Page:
The current system were victim reports to the Action Fraud call centre are triaged by the NFIB and (rarely) passed to a local force is not fit for purpose. Not only are reports from many victims of the same fraud gang not joined up at any stage (and so the true scale and evidence available never realised) but also local forces are not equipped to investigate frauds which have hundreds of victims all over the UK and where the OCG’s are located both in the UK and overseas.

 

6. Are sufficient resources available to Government organisations (such as the Serious Fraud Office and Crown Prosecution Service) and wider police forces to tackle fraud and support victims, and how should this be addressed if not? Answers need not be limited to financial resources.

 

Existing funding and resources could be much more efficiently employed by replacing the current mass of LEA’s with a single LEA for all fraud. With this there could be industry funded divisions (such as the current DCPCU) for handling specific areas of fraud.

 

7. What are the responsibilities of the private sector in protecting the public against digital fraud? How can a balance be achieved between the need to tackle digital fraud whilst supporting the growth of these sectors? To what extent is work done to combat fraud across the private sectors undermined by siloed or independent working practices?

 

The private sector (eg online platforms and banks) must be made legally responsible for policing the gateways to online fraud. The primary gateways are online advertising (used by fraudsters to reach victims) and payment services (used by fraudsters to receive funds from victims.) Online fraud would be massively reduced if fraudsters were:

i.              Stopped from advertising through platforms properly verifying their advertising clients and ensuring ads for regulated products and services comply with regulations

ii.              Denied access to payment services by regulated banks, PSPs and MTBs.

 

8. What are the legislative or regulatory impediments to sharing fraud risk data across and between the private and public sectors? For example, to what extent does General Data Protection Regulation (GDPR) limit data sharing?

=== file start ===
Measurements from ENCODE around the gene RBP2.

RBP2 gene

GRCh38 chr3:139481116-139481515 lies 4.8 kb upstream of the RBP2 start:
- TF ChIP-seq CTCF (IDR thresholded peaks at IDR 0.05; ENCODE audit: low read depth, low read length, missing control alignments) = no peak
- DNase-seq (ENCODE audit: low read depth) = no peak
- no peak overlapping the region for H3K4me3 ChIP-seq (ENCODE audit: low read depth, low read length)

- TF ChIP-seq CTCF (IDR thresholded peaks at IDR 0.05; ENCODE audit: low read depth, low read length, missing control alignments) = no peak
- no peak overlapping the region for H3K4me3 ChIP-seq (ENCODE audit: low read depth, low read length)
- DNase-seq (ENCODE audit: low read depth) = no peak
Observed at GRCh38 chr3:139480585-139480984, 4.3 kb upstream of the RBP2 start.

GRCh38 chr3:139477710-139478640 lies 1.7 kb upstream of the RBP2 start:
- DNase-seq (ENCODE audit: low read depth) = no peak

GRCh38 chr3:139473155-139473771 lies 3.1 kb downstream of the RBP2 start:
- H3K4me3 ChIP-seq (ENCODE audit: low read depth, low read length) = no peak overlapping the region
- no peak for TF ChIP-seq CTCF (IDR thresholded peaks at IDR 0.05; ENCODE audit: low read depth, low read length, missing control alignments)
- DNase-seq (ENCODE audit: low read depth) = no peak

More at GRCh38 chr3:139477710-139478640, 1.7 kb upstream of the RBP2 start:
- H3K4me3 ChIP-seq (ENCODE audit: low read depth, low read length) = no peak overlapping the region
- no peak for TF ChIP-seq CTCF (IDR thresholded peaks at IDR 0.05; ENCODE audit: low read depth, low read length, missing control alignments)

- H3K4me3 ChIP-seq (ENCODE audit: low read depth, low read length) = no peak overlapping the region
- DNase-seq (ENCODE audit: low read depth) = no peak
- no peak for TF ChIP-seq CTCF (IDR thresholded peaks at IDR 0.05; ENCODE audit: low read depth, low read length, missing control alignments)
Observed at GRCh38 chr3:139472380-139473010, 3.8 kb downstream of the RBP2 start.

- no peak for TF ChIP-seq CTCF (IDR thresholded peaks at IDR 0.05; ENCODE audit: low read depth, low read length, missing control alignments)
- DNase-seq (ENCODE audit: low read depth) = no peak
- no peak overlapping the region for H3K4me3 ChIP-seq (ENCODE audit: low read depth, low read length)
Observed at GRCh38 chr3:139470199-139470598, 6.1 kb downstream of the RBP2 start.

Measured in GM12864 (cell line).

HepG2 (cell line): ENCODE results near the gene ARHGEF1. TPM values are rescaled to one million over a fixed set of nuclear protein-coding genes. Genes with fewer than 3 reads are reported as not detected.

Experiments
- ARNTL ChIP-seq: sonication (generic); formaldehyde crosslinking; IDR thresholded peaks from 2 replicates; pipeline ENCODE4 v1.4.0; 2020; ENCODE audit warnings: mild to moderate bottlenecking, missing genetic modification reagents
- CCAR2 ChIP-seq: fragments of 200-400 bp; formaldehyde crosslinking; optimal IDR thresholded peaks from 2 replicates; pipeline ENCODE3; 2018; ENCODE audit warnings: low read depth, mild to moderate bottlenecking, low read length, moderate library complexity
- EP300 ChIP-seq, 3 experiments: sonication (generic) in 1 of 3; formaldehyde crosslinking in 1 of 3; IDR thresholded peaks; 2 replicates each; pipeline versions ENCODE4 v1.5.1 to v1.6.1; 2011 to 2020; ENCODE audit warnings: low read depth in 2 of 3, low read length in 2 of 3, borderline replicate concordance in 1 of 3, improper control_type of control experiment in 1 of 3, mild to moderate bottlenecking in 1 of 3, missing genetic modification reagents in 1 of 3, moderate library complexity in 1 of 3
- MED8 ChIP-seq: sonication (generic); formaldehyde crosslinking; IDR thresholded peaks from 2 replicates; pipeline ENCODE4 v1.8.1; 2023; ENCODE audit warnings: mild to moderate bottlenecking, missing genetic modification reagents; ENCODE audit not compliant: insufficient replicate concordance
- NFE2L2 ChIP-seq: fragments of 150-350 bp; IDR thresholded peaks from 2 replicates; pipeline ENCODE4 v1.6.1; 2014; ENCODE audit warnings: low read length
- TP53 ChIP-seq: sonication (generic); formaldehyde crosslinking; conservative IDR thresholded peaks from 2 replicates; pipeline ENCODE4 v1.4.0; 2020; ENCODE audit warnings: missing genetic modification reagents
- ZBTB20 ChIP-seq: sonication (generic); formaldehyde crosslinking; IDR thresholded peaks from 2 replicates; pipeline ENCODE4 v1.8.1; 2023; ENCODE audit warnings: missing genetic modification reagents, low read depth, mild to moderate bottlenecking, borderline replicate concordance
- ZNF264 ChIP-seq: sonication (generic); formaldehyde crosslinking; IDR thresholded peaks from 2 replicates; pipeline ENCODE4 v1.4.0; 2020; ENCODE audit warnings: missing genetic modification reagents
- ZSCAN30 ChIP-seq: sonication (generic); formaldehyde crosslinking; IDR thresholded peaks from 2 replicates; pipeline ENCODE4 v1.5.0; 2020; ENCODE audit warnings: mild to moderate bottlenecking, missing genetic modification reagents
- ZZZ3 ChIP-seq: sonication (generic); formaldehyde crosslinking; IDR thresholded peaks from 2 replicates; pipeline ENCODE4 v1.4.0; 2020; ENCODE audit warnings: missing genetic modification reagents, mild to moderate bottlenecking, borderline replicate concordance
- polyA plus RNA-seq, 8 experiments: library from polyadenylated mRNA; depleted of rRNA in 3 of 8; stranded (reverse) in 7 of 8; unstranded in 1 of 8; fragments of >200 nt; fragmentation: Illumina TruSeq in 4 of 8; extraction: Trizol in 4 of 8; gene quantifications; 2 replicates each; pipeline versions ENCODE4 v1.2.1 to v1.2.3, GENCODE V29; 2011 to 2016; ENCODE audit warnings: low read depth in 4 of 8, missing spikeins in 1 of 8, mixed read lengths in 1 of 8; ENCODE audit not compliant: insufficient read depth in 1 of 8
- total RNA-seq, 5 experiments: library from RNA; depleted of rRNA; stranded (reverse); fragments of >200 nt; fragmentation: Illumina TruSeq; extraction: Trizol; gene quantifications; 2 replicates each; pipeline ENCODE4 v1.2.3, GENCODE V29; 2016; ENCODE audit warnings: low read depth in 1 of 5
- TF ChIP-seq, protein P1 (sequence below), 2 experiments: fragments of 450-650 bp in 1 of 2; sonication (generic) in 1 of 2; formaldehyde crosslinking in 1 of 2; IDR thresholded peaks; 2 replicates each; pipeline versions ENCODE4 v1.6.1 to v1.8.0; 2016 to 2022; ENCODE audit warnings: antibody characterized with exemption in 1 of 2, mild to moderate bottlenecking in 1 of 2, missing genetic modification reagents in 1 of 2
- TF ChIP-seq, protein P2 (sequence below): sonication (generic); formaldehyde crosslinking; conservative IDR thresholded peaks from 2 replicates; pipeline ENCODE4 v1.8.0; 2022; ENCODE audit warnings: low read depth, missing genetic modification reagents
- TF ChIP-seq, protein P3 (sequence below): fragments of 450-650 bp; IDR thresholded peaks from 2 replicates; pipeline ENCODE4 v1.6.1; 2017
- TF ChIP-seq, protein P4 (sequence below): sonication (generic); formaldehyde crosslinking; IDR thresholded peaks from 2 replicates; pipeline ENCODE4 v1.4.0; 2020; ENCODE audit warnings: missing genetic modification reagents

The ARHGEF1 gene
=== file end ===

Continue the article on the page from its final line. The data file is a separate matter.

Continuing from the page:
The mass of different LEA’s etc involved in fraud creates unnecessary legal problems and inefficiencies with data sharing. A single LEA would largely alleviate this issue.

 

9. What is the role of the individual in relation to fraud? Are consumers well informed about the risks of fraud and how to prevent them? If not, which bodies or organisations should do more to ensure this? What are the most effective methods of educating the public about fraud crime and prevention?

 

Much is done but OCG’s particularly target vulnerable consumers (using sophisticated social engineering techniques. This cohort is unlikely to be reached or helped by education.

 

Legislative Remedies

 

10. What is your assessment of the Fraud Act 2006? What has been the impact of the Act and is it having any unintended consequences; if so, what are these?

 

And

 

11. Is existing legislation effective in tackling the increase in modern forms of fraud? If not, is there a legislative remedy, or should fraud be addressed primarily through implementation of existing provisions? Answers may refer to existing mechanisms such as increasing the scope and powers of regulators. You may refer to any legislation and are not limited to the Fraud Act 2006

 

And

 

12. Is the current system in place for prosecuting fraud cases working effectively? If not, what are the key barriers to prosecution?

 

On lay reading the Fraud Act should enable investigators and prosecutors to act on fraud. However this is not happening in practice so there must be legal and interpretation / application issues which need to be addressed. For example, despite the huge volume of savings and investment frauds in the UK there are very few prosecutions and when there are they take many years (often 10 years from the fraud) to reach court. By contrast the application of Wire Fraud and RICO laws in the US enables many more prosecutions and also for prosecutions to be brought much quicker than in the UK.

 

13. Are sanctions and penalties for criminals who commit fraud an effective deterrent against future criminal activity, and if not, what might be more successful? Respondents may choose to refer to penalties imposed by the judicial system or by specific sectors.

The sanctions used in practice in the UK are completely insufficient to create a credible deterrent. In the rare cases where any action is taken the only sanction is disqualification from acting as a director. For example in this case of a £7 million property investment fraud: https://www.gov.uk/government/news/11-year-disqualification-for-rental-property-investment-con-director

Even where a criminal trial takes place sentences are light. For example the case of Anglo Wealth where suspended sentences were given to those behind a multi-million investment fraud targeting vulnerable victims: https://www.2harecourt.com/2018/12/20/two-city-businessmen-sentenced-for-operating-a-clever-and-sophisticated-fraud-on-investors-angus-bunyan-prosecutes/

By contrast US regularly gives 10-20 year custodial sentences for similar offences - including to UK citizens. See: https://www.justice.gov/usao-sdny/pr/british-citizen-sentenced-over-11-years-prison-helping-design-and-operate-fraudulent

 

Best Practice

14. What lessons can be learned from effective policy interventions and schemes both in the UK and overseas?

 

Single LEA for fraud, efficient fraud offences (such as US Wire Fraud) backed up by meaningful custodial tariffs and disgorgement processes to recover funds.

 

15. Can you suggest one policy recommendation that the Committee should make to the Government?

 

Create a single ministerial post responsible for tackling all fraud and economic crime.

 

22 April 2022